Coping With Anxiety During Menopause


Although pregnancy isn’t a major concern for most menopausal women, anxiety can be. In fact, anxiety is one of the most common perimenopausal and menopausal symptom. Anxiety is something that everyone experiences during different periods in their life. It is normal to feel anxious, nervous or worried at times, but these are feelings that should not be felt constantly or make one feel overwhelmed or trapped.

What causes anxiety during menopause? Menopausal women are more susceptible to anxiety due to the fact that their hormones are in a constant state of fluctuation as their body prepares to shut down its ability to reproduce. During this time, many women suffer from depression and high stress levels. It is believed that feelings of depression are a result of insufficient estrogen, and anxiety is often a symptom of depression.

In addition, research has found that the hormone progesterone, which also depletes during menopause, has been known to have a calming and relaxing effect on the body. Thus, the lack of hormones are unsettling and allow for emotions that were once overlooked or produced minor anxiety, to be blown out of proportion.

Anxiety can cause emotional and physical symptoms including:

– Trembling or shaking

– Fast heartbeat

– Breathlessness

– Tight or full feeling in the chest and/or throat

– Profuse sweating, or cold and clammy hands

– Muscle tension and/or soreness

– Dizziness

– Nausea

– Fatigue

– Constant worry and feeling sad

– Lack of concentration

– Irritable

– Restless sleep

The above symptoms may be felt independently during different times, or many of them can occur suddenly, last for a period of time, and then disappear. This sudden onslaught of anxiety is known as an anxiety attack or panic attack. Women who experience such attacks are likely suffering from an anxiety disorder.

The severity of anxiety women experience will vary, and is usually at its worst during perimenopause. Symptoms of anxiety tend to taper off after menopause is complete. However, despite how anxiety may affect you, it is important to seek treatment if the anxiety you feel is debilitating or interrupting your lifestyle.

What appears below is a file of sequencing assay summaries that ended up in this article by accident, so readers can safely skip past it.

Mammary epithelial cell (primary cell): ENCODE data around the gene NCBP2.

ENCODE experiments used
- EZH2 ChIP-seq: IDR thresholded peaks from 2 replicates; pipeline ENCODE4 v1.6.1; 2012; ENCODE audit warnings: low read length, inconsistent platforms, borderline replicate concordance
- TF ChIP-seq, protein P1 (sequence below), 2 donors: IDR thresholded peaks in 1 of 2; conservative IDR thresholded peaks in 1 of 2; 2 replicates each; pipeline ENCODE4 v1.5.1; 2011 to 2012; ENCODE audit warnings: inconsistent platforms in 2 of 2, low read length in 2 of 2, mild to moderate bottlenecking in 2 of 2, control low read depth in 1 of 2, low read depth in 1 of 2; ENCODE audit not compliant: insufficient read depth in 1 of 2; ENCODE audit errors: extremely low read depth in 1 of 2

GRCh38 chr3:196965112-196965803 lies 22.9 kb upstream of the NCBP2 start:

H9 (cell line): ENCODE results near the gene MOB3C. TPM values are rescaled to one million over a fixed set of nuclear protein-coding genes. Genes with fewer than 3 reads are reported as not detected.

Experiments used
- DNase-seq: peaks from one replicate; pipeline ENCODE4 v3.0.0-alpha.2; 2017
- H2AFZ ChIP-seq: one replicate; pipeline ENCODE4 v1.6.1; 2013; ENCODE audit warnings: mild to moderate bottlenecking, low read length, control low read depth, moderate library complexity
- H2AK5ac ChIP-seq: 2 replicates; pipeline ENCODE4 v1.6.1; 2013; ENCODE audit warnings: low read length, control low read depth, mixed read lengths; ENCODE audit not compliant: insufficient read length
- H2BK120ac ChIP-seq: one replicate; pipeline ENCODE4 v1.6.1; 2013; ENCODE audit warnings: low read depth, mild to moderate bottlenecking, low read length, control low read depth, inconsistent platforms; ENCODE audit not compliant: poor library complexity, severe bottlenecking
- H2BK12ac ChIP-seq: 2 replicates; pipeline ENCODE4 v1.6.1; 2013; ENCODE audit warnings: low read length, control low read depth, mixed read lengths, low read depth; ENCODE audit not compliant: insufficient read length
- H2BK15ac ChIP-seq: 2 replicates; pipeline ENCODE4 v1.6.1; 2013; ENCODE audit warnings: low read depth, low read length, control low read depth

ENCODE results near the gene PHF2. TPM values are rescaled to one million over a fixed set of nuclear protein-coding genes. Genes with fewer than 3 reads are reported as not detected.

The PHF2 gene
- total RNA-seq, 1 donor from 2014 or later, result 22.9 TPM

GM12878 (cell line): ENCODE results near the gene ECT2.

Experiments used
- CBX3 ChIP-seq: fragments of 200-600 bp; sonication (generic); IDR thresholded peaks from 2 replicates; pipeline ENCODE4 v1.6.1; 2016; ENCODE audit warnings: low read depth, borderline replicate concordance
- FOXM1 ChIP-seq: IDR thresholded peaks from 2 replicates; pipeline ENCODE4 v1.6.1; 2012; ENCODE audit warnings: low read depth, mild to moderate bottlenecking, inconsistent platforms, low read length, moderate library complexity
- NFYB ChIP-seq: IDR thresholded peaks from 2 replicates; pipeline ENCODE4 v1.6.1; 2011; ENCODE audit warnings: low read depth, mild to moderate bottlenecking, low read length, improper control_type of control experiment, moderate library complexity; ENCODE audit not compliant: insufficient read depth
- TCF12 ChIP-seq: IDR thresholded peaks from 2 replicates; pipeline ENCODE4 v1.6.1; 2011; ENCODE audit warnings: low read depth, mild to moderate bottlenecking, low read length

The following are 5 ways in which you can help relieve the anxiety you feel:

1. Identify and reduce the stressors in your life – Carefully analyze your life and think about what triggers your anxiety or causes you high stress. Is it your job, your home life, or the people you work with? Do you feel like you don’t have enough time to get things done? Once you identify stress, you need to find ways to alleviate it. This may mean changing jobs, getting help at home, and finding ways to free up more of your time.

2. Take time to enjoy yourself – You need to make time to relax and do things you enjoy. Everyone needs a break. If you don’t relax, your stress with catch up with you.

3. Eat well – Avoid crash diets, skipping meals and eating before bed. These eating programs are sure ways to increase your anxiety level and cause restless sleep. Make sure you stay well hydrated, eat plenty of fruits and vegetables, avoid caffeinated and alcoholic beverages, and stay clear of high fatty, processed foods. Be good to your body!

4. Exercise – Yoga, Tai Chi, walking, swimming, jogging or playing sports are all excellent ways to increase energy, clear your mind, boost your metabolism, strengthen your body and improve circulation.

5. Seek the advice of your doctor – If you are experiencing physical symptoms that are incapacitating or seriously interfering with your daily and social life, you should seek medical attention. Severe anxiety is a sign that what you are suffering from is a disorder. You may need antidepressants to help you cope with your situation, or you may find that what you are suffering from is not anxiety, but another condition.

Remember, anxiety is not something that should be ignored. Take care of yourself by eating well, relaxing and tell others about the way you feel.

Source by Kathryn Whittaker


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